Tim Crews, a grizzled, hell-raising country publisher, is off the hook for $56,595 he was ordered by a Glenn County judge to pay to attorneys who defended a school district he sued.
Contrary to the judge's ruling that the lawsuit was frivolous, three justices of the 3rd District Court of Appeal in Sacramento found Wednesday that it "lacked merit but was not frivolous."
"Consequently, we reverse the award of attorney fees and costs to the district," the appellate panel ruled in a 20-page published opinion.
The decision brought the Willows-based Sacramento Valley Mirror back from the brink of extinction. Crews would not have been able to pay the fees, and his newspaper would have folded.
"That's way beyond our means," Crews said Wednesday in a telephone interview. "We circulate 3,000 twice a week, and there's very little ad revenue in this county. (The trial court judge's order) was a death sentence for our newspaper."
The 69-year-old Crews wanted a year's worth of emails to and from Steve Olmos, superintendent of the Willows Unified School District, and he felt the district was dragging its feet.
He was working off a tip that Olmos was unlawfully using district resources for political purposes, specifically a bond issue and a recall drive aimed at Arturo Barrera, the county education superintendent.
Crews filed a California Public Records Act petition against the district in Glenn Superior Court on April 28, 2009. The next day, in accord with earlier assurances, the district delivered the first batch of emails to Crews.
Glenn Superior Court Judge Peter Twede found that Crews had filed his records act petition contemporaneously with the district's first delivery of emails and that he served the petition on the district after that. Thus, according to Twede, "service of the petition did not result in any benefit whatsoever to Crews and was therefore frivolous."
The three-justice appellate panel agreed with Twede's dismissal of the petition, but noted that during the rolling production of emails Crews relied on the petition to challenge the district's withholding of some emails and the district's failure to produce the material in a searchable form.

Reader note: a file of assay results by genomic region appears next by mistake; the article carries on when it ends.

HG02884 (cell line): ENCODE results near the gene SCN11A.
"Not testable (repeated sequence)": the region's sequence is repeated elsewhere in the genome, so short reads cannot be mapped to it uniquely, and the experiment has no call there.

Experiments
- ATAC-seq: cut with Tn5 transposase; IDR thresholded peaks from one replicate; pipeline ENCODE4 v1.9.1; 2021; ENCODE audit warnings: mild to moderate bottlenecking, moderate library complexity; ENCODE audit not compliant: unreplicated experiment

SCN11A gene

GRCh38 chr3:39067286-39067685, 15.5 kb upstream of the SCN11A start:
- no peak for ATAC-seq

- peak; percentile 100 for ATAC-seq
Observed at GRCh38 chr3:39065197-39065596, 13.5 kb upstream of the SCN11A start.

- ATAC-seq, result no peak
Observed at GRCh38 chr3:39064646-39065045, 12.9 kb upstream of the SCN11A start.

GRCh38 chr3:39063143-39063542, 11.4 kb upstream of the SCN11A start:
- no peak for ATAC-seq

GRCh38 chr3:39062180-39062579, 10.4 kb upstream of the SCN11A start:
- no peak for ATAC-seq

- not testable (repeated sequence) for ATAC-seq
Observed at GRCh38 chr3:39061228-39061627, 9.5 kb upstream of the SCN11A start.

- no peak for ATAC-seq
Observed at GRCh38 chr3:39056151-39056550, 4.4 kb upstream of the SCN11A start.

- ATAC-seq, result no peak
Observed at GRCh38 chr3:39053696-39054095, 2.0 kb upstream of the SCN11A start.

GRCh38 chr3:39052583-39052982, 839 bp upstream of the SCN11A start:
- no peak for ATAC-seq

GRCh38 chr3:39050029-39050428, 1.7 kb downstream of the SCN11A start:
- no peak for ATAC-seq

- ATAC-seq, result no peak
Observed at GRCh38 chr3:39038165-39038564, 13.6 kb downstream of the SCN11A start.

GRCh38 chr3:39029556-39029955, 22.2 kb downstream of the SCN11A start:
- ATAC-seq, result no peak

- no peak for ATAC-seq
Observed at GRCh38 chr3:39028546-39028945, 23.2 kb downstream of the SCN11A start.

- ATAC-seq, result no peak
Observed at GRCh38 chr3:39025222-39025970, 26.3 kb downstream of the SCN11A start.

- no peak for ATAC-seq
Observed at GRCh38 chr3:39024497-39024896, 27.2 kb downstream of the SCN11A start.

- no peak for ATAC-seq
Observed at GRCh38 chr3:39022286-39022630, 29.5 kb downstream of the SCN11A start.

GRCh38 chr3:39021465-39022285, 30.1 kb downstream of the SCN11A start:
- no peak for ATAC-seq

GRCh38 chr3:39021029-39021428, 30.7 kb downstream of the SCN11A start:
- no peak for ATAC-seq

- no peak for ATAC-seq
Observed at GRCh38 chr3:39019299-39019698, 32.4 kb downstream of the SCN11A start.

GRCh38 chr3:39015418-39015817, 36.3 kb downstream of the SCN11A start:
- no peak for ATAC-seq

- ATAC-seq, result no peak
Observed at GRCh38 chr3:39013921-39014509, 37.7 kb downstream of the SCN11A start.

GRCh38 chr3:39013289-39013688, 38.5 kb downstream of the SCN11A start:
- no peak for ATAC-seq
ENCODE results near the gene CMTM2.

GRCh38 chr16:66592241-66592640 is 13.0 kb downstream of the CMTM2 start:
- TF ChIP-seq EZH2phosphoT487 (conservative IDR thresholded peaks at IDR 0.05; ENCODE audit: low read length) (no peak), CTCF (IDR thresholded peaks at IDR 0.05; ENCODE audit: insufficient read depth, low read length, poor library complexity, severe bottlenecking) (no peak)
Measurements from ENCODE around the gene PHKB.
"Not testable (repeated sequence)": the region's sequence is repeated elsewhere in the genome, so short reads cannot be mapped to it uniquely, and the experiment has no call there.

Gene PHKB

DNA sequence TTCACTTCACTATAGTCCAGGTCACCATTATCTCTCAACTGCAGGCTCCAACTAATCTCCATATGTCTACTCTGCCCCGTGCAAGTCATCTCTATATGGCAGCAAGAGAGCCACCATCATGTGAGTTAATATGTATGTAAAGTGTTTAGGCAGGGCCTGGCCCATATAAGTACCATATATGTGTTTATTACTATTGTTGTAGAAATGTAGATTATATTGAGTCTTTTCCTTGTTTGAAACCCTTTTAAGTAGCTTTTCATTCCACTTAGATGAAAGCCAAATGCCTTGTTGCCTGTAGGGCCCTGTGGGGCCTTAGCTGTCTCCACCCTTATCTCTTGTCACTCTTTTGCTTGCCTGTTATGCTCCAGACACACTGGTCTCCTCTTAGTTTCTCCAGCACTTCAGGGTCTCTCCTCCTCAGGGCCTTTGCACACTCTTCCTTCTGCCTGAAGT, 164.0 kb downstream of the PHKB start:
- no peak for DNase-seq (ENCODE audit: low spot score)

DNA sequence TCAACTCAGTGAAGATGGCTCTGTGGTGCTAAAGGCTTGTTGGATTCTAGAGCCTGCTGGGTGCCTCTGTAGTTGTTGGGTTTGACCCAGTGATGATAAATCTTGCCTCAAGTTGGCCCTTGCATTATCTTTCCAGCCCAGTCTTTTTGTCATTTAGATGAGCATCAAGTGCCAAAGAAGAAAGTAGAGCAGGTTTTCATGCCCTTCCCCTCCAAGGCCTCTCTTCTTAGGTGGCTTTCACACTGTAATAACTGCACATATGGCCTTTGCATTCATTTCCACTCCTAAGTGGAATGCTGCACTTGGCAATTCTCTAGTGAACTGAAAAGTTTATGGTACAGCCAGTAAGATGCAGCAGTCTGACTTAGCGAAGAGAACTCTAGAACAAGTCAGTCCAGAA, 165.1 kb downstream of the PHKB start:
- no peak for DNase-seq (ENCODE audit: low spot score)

While the two challenges were unsuccessful, both were hotly contested issues and hardly frivolous, the panel said.
"As to improper motive," the justices said, "we note the district does not allege, and the trial court did not find, that Crews brought his request under the (Public Records Act) to harass Olmos or the district. Here, the record shows Crews' PRA request was based on his decision to engage in a journalistic investigation of whether Olmos or the district misused public property."
The appellate opinion was authored by Associate Justice Andrea Lynn Hoch, with the concurrences of Acting Presiding Justice Cole Blease and Associate Justice M. Kathleen Butz.
The panel "did a nice job of winding it down," Crews said Wednesday.
He said the emails did contain information he was able to use as part of articles later published.
"No way should they have been doing some of the things they were doing," he said. "For example, there were discussions of how to gather signatures for the recall."
No one could be reached at the district, which was closed Wednesday so everyone could attend a training workshop.
Crews marveled at the "tremendous amount of help" he has had in his various legal struggles over the years.
Recalling the day two months ago when the school district case was argued before the 3rd District panel, he said: "I cleaned up as best I could and went down there, and I had a lot of big guns sitting on my side."
Among them were Karl Olson, well-known media lawyer from San Francisco who argued for Crews, and Duffy Carolan and Dan Laidman from the national law firm Davis Wright Tremaine, who had filed briefs in support of Crews on behalf of a long list of media clients, including The McClatchy Co., owner of The Bee.
Call The Bee's Denny Walsh, (916) 321-1189.